none
none

NEW IRIS SCANNER CAN DETECT YOUR EYE 12M AWAY

08-07-2015
by 
in 

US researchers have developed a new iris scanner that can work at a distance of 12m.

The new device from the team at Carnegie Mellon University (CMU) can spot and identify a driver seated in a car whether you're travelling through a toll bridge or exceeding the speed limit. The cameras will know who you are.

That brings up a whole series of difficult questions about user privacy and the capabilities of law enforcement agencies across the world.

Given a positive spin, it means a dangerous criminal can be spotted and identified before committing a crime or more cynically, the technology could be used to track citizens without their knowledge.

This long-range iris scanning system is primarily the work of CMU engineering professor, Marios Savvides.

As our irises are as distinctive as our fingerprints, the technology is very accurate. But as with fingerprints, your eyeballs will already need to be on file for you to be spotted.

Professor Savvides thinks the technology is more helpful than sinister.

"Fingerprints, they require you to touch something. Iris, we can capture it at a distance, so we're making the whole user experience much less intrusive, much more comfortable," he told The Atlantic recently.

"There's no X-marks-the-spot. There's no place you have to stand. Anywhere between six and 12m, it will find you, it will zoom in and capture both irises and full face."

If nothing else, it could speed up queues at the airport.

But in the wrong hands or used in the wrong way, it could be just as dangerous as it is convenient.

There's no chance of these types of biometric technology going backwards, so rigorous laws on how it can be used become increasingly important.

Professor Savvides thinks we're already in a new era of surveillance, and that his invention won't change that. "People are being tracked," he says.

"Their every move, their purchasing, their habits, where they are every day, through credit card transactions, through advantage cards - if someone really wanted to know what you were doing every moment of the day, they don't need facial recognition or iris recognition to do that. That's already out there."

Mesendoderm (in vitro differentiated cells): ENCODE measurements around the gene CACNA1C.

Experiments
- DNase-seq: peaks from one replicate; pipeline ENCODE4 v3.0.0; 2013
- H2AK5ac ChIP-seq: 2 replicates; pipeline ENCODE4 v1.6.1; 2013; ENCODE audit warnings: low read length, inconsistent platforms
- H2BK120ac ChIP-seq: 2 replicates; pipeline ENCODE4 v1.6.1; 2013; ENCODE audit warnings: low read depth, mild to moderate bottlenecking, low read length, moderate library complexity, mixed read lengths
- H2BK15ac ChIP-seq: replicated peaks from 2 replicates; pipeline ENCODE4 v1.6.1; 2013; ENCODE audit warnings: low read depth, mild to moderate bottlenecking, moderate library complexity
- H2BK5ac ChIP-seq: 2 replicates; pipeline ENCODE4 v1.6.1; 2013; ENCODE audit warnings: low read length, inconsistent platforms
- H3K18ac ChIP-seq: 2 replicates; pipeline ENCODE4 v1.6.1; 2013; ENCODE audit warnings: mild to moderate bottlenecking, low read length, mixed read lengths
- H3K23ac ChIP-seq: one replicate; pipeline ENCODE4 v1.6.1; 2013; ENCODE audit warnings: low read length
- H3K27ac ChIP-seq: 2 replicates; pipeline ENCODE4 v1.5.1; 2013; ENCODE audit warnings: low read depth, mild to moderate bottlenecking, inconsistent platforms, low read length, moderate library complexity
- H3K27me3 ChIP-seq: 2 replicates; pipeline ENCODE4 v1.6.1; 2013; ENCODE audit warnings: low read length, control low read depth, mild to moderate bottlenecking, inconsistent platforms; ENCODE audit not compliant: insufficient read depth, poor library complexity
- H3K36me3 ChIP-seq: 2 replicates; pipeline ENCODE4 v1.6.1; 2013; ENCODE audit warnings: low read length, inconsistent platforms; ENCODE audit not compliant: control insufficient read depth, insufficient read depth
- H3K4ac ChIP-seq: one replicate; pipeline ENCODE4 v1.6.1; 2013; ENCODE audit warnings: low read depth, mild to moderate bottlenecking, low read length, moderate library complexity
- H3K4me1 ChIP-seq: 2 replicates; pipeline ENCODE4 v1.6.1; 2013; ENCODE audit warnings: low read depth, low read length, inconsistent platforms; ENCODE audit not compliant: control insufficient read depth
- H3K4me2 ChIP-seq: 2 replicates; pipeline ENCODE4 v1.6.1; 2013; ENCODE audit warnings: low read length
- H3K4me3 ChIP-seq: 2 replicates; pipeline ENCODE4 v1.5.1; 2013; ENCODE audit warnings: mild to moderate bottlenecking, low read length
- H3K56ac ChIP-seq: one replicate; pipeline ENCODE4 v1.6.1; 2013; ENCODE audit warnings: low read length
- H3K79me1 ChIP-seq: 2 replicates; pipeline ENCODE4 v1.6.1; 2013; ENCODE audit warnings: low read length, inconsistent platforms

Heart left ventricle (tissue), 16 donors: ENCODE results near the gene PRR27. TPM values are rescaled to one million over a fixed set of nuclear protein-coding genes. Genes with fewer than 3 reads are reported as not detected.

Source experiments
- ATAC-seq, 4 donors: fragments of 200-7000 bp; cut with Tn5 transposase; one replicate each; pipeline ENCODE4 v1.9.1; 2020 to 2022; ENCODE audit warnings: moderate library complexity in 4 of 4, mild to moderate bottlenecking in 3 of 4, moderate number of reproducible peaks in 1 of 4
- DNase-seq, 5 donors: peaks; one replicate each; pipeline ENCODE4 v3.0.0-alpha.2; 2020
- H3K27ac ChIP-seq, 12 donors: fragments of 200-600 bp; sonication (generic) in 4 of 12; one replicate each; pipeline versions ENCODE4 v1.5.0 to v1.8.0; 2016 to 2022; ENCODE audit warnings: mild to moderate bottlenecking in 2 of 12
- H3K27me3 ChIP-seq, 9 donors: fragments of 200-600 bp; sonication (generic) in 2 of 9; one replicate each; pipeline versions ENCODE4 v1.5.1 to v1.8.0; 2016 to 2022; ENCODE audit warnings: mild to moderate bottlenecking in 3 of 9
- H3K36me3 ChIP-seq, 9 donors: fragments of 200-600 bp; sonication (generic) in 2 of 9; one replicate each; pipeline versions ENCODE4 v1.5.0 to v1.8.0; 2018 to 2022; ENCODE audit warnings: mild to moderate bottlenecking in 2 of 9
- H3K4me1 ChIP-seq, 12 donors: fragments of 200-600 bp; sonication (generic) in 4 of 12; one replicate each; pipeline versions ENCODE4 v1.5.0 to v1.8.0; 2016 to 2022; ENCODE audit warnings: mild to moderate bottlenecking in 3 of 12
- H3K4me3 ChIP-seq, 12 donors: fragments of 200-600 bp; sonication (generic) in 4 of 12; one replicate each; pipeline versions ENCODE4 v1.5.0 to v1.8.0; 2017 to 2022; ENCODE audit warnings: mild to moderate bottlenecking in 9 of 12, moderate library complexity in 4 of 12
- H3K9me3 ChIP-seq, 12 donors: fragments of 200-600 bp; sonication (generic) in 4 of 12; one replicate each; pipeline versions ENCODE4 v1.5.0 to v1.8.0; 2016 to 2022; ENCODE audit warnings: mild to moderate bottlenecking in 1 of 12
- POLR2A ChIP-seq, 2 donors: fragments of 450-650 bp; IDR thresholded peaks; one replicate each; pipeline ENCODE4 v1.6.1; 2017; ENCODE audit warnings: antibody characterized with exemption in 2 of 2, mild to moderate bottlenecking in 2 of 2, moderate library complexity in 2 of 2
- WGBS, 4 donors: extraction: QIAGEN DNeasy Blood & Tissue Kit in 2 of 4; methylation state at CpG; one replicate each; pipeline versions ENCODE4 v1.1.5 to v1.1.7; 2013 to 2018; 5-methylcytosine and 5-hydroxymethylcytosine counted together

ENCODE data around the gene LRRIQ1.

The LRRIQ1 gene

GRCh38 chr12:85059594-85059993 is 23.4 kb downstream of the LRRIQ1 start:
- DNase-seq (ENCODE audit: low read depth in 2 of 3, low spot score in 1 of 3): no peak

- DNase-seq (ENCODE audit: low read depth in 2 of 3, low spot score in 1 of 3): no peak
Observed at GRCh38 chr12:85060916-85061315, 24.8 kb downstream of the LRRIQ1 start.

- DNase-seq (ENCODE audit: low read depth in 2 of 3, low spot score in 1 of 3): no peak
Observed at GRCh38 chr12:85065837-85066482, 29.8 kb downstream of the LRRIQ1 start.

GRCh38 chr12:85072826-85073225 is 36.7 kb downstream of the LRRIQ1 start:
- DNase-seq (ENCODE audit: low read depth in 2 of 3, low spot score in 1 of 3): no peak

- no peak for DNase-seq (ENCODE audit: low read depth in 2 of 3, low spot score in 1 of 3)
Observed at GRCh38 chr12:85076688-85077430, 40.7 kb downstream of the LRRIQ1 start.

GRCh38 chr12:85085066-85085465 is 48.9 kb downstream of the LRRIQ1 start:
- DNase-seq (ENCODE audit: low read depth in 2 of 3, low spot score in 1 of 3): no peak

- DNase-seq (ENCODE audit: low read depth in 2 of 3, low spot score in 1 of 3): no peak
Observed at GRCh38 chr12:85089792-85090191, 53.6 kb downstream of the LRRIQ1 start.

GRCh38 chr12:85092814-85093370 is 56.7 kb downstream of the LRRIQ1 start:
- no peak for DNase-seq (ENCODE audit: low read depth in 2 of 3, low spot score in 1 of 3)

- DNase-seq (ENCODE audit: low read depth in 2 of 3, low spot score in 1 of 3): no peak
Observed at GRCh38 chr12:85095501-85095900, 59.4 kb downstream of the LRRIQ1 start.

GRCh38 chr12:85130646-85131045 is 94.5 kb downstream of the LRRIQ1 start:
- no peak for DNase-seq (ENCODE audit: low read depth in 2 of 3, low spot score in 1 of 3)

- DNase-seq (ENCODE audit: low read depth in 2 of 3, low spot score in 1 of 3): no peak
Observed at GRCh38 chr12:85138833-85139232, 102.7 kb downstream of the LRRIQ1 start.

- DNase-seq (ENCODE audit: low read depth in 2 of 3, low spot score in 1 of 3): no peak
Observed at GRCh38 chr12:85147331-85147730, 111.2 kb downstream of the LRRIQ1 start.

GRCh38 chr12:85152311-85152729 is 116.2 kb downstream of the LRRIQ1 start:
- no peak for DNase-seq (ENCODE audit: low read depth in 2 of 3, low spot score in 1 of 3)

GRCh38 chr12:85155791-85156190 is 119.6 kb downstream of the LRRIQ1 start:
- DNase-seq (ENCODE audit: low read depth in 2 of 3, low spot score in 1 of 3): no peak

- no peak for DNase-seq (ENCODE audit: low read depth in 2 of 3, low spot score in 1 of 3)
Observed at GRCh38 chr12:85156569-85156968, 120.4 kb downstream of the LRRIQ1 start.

Like many recent advancements in biometrics, increased convenience and accuracy comes at a cost – it’s all a question of how the technology is used.

Just don't be surprised if in the near future your office door spots you well before you reach it.

Related news & editorials

  1. 20.02.2018
    20.02.2018
    by      In
    Thousands of visitors, exhibitors, and speakers from around the world are expected to attend National Manufacturing Week (NMW), to be held from 9th to 11th May 2018 at the Sydney Showground.
    With registrations now open, the free-to-attend event will offer unrivalled access to world-class speakers... Read More
  2. 20.02.2018
    20.02.2018
    by      In
    An in-depth analysis of the battery industry in Australia has shown that lithium totals a $2 trillion investment opportunity, and despite investment in other kinds of battery technology, Australia must act or be left behind in lithium tech. 
    The Association of Mining and Exploration Companies (AMEC... Read More
  3. 20.02.2018
    20.02.2018
    by      In
    Lockheed Martin Australia has opened a new $12 million Lockheed Martin Australia House on the edge of Canberra’s Parliamentary Triangle. 
    The new office was opened by Defence Industry Minister Christopher Pyne, who said the company has cemented its ongoing commitment to Australia's defence industry... Read More
  4. 20.02.2018
    20.02.2018
    by      In
    Expressions of interest have now opened for trade works on the Osborne Naval Shipbuilding Precinct infrastructure project, promising up to 600 new construction jobs, and ongoing maintenance procedures. 
    Under the project, new facilities will be required to support the continuous build programs for... Read More